It is tempting to think that the billion-star Gaia survey will be the final word on Galactic studies. However, the effective spectroscopic magnitude limit of Gaia is only V < 17, equivalent to a G dwarf at a distance of 6 kpc in the absence of dust. We can go much deeper than this with large-ground based telescopes. Such observations will be essential if we are to extract chemical information over a large volume of the Galaxy. Future ground-based optical and infrared surveys will likely map the Galactic bulge and provide a self-consistent model for the bulge and bar. Deep pencil beam surveys towards dust-free inner windows will establish the strength and orientation of the spiral arms, and allow us to correct the rotation curve (and Oort's constants) for streaming motions.
A self-consistent dynamic model of the Galaxy is essential in understanding the smooth underlying potential. Once we have established the basic parameters reliably, we can revisit the distribution of dark matter within the Solar Circle and beyond, an essential piece of information if we are to reproduce the main features of the Galaxy from ΛCDM simulations. The kinematics of the outer halo stars will ultimately constrain the shape and figure rotation of the dark matter halo.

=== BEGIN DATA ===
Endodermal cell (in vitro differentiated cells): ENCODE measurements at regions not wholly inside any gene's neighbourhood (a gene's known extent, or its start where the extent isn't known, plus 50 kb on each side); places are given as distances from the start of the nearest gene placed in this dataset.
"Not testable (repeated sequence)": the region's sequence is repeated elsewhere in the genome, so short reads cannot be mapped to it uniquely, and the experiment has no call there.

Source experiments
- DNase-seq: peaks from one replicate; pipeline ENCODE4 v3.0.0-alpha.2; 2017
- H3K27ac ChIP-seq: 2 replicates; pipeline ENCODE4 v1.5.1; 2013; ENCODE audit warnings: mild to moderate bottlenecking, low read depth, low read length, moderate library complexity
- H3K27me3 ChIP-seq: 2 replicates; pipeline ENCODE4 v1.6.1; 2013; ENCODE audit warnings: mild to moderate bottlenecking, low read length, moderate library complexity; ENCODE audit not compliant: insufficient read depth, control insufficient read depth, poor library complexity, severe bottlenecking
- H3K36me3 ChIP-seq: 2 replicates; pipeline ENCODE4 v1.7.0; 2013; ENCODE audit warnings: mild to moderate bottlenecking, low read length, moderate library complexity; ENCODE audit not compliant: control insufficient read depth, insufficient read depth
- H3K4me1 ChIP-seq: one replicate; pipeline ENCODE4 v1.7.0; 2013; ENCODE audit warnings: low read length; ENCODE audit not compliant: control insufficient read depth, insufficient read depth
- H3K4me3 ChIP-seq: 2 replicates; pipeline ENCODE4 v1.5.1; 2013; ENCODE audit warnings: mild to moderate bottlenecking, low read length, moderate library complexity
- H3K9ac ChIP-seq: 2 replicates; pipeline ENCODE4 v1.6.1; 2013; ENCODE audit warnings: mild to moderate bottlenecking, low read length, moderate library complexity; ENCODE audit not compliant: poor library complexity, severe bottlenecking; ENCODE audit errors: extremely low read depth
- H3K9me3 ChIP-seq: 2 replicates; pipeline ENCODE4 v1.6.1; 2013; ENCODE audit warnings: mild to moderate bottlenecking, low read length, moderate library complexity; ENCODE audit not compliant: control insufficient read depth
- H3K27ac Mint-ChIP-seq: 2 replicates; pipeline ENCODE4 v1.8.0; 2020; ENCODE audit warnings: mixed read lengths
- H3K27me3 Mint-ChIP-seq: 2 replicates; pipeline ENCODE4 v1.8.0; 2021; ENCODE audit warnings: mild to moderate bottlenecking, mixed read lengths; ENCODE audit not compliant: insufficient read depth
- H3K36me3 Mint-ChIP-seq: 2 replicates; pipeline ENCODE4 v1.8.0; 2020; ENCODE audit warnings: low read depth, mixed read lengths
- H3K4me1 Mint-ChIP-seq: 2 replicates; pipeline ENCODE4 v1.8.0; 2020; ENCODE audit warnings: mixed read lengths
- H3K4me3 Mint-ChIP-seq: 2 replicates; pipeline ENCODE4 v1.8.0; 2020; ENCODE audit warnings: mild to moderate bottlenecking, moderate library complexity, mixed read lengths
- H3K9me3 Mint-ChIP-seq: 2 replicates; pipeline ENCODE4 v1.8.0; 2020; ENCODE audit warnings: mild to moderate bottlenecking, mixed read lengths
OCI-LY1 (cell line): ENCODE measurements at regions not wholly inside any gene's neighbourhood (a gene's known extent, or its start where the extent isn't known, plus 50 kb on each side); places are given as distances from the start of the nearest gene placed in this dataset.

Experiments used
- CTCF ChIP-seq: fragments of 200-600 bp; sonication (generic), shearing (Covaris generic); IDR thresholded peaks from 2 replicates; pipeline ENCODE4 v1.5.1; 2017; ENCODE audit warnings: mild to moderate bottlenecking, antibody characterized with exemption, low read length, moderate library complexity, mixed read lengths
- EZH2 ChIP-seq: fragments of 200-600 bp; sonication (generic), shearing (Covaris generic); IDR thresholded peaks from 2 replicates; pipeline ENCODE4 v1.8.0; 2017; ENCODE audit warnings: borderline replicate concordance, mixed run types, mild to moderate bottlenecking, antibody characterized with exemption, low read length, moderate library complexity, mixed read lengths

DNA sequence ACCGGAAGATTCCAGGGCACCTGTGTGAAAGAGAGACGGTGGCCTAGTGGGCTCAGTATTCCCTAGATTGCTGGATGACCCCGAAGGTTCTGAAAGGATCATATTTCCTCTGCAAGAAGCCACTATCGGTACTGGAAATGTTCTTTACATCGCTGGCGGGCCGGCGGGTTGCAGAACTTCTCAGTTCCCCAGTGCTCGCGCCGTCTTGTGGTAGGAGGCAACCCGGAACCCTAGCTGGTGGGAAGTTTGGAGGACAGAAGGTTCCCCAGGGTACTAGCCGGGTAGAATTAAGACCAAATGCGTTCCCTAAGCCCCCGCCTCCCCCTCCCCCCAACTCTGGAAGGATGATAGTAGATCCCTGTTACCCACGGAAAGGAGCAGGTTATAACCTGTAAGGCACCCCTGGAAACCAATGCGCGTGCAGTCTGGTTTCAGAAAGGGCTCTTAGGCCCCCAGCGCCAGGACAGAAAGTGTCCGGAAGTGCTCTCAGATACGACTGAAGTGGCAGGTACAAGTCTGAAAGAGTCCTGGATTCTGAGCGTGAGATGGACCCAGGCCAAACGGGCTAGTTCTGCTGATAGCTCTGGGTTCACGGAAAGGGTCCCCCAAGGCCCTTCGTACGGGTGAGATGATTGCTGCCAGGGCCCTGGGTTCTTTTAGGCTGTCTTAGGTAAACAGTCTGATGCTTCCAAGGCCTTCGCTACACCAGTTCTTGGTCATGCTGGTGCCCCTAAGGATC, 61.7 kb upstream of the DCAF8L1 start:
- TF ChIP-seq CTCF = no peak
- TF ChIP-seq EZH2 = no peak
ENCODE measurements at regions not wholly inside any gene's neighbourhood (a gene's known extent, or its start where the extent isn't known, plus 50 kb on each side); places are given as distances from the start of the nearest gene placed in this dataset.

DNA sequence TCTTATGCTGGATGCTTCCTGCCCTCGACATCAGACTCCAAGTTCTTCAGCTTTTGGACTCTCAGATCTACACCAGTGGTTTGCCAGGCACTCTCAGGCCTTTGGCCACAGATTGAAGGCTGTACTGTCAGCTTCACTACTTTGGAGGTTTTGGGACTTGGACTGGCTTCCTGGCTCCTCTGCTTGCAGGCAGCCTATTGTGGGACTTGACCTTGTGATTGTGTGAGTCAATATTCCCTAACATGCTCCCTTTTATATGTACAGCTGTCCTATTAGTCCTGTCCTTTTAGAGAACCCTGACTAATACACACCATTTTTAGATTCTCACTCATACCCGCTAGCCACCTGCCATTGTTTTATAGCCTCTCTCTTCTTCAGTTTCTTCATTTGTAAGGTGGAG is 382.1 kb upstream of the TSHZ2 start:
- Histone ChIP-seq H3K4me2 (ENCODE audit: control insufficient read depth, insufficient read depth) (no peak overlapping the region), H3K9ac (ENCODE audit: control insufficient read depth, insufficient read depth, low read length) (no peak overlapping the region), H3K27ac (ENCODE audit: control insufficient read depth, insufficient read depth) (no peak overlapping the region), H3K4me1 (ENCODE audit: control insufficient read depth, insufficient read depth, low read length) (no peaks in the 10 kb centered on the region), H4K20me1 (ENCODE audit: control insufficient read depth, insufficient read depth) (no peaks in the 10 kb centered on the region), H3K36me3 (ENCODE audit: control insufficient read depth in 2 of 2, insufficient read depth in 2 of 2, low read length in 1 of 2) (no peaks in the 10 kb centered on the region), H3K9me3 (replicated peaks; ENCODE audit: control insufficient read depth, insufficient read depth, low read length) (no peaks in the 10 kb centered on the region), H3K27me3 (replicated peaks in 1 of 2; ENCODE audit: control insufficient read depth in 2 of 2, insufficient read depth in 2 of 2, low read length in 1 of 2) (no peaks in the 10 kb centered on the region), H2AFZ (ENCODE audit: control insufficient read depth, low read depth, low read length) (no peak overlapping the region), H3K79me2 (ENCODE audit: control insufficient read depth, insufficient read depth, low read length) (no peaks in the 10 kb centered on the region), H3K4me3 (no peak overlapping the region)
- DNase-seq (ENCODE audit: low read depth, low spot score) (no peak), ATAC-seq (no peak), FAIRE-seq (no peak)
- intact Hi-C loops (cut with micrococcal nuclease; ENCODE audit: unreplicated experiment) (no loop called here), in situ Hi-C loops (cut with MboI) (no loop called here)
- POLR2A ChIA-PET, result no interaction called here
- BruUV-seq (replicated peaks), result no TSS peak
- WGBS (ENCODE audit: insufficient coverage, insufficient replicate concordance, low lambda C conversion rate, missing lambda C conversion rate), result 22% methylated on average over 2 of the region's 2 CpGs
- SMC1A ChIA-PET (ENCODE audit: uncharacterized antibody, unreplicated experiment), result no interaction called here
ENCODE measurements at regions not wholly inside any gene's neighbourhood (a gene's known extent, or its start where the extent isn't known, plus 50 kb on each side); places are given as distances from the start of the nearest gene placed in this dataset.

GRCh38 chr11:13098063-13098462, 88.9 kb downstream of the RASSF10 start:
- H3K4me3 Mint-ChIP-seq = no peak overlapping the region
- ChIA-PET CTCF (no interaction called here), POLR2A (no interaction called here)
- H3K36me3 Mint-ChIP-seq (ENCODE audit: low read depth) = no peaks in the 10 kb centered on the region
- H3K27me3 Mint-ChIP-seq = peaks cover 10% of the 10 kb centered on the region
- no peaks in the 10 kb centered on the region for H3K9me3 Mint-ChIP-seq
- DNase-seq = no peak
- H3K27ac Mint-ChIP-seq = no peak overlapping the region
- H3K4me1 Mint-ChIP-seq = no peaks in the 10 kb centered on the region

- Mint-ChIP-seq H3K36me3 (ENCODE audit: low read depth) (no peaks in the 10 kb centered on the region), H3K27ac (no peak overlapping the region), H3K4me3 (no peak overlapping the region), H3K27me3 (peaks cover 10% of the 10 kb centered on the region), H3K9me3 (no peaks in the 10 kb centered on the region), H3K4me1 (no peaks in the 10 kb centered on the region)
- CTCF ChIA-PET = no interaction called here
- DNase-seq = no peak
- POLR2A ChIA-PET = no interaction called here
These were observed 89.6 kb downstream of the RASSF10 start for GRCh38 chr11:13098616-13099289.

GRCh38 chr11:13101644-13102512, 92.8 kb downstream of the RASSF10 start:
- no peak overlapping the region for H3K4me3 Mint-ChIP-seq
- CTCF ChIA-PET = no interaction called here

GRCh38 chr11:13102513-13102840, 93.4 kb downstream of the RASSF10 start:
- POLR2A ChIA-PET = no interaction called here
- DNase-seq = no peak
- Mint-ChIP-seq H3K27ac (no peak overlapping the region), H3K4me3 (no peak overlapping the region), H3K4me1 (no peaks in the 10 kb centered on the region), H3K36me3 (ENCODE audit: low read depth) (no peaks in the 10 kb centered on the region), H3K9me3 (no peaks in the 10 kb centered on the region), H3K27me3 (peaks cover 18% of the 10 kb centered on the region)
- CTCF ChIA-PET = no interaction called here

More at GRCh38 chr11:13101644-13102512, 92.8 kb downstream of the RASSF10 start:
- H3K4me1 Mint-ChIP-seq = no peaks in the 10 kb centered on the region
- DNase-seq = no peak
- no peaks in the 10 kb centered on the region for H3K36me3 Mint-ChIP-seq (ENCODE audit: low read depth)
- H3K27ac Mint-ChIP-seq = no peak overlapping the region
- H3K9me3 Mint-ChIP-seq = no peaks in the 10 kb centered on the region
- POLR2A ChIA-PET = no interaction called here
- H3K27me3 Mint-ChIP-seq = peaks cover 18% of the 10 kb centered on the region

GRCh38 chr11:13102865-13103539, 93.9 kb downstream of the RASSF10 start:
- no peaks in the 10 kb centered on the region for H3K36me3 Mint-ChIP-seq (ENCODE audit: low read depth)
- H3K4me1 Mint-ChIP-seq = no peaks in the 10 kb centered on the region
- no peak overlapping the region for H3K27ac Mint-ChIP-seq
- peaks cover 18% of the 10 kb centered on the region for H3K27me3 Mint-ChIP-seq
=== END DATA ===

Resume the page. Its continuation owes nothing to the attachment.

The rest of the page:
Binney (2005) has highlighted the need to get ready for the impending data revolution. Now that Gaia is fully funded, the case is even more compelling. Binney makes clear that we need a consistent multi-component model that can be modified to give a better fit as data become available. To complicate things further, we suspect that these models may need to take on board the fact that the Galaxy is not in dynamical equilibrium, and therefore to think in the wider context of the Local Group. This may become possible with improved 3D space motions of individual galaxies (Brunthaler et al 2006). Finally, Binney's vision considers only the phase space information when in fact the chemical space is likely to be equally unwieldy (Bland-Hawthorn & Freeman 2004).